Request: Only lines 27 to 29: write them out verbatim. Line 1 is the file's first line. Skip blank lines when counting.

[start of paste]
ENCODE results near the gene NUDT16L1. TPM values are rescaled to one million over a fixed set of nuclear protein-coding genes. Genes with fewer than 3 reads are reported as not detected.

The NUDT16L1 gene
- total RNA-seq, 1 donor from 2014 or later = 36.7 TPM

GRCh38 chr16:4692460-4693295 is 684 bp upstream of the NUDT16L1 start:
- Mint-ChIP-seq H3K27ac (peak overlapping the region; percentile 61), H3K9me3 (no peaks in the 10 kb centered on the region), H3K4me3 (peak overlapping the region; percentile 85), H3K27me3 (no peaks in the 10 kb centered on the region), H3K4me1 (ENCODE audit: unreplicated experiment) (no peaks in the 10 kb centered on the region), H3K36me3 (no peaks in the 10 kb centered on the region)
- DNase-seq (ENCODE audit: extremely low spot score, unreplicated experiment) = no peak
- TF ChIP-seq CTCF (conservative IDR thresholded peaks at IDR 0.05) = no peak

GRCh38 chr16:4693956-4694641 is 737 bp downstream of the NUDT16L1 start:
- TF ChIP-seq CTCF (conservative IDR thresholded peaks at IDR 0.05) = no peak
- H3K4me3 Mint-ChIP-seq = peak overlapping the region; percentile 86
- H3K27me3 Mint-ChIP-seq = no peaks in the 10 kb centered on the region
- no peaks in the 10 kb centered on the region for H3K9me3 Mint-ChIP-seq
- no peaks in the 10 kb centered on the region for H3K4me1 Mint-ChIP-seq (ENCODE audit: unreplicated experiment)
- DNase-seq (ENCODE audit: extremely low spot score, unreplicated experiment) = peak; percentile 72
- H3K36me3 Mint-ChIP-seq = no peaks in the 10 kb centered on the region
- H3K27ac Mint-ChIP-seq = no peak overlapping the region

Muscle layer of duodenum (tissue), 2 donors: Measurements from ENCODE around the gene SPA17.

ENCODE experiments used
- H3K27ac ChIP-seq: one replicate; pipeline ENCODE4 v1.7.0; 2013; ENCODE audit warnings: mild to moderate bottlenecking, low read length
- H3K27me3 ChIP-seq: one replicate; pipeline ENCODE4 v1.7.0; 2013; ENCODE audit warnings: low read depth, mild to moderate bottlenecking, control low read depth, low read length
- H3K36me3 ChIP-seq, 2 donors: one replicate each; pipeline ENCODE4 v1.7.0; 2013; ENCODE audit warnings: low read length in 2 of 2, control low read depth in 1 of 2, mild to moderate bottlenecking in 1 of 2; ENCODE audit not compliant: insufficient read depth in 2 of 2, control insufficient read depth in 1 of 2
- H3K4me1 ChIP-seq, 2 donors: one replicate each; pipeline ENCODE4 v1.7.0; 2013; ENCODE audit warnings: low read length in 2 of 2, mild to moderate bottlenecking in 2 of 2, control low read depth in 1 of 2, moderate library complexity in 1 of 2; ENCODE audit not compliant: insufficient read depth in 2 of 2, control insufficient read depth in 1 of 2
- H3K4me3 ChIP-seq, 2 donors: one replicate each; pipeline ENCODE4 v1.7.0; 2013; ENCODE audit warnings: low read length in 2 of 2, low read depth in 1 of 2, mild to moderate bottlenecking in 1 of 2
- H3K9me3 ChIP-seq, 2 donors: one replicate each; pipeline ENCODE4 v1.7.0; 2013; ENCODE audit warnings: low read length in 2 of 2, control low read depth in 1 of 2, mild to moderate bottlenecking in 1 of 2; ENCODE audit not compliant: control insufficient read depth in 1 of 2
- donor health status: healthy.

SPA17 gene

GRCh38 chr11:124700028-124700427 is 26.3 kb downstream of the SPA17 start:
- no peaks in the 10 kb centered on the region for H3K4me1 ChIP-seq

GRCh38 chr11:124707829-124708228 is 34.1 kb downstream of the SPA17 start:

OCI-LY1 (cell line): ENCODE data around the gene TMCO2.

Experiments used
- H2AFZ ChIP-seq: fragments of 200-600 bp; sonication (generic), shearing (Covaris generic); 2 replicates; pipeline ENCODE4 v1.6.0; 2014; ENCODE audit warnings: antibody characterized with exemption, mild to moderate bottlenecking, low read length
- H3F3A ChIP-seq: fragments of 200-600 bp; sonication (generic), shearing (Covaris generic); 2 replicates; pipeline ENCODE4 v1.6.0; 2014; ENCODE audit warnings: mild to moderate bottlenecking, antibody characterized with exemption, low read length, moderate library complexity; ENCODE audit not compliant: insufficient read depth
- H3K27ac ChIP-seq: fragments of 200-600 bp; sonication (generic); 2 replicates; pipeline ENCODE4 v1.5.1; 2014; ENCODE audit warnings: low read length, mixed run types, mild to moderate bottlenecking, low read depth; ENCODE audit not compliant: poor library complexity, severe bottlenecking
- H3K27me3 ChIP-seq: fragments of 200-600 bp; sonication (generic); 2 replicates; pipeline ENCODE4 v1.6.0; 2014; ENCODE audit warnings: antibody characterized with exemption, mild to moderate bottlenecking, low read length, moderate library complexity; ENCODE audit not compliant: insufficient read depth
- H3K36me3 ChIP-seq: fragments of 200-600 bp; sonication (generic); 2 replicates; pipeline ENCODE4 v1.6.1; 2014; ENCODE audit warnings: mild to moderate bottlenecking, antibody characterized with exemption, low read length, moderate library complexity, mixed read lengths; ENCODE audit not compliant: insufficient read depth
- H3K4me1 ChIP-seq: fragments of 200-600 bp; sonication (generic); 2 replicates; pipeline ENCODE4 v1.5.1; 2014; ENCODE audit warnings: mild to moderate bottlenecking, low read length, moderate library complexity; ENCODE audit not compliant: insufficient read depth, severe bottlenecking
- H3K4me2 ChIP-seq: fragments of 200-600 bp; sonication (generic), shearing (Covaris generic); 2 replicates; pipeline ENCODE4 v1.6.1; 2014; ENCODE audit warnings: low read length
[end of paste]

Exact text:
GRCh38 chr11:124700028-124700427 is 26.3 kb downstream of the SPA17 start:
- no peaks in the 10 kb centered on the region for H3K4me1 ChIP-seq

GRCh38 chr11:124707829-124708228 is 34.1 kb downstream of the SPA17 start: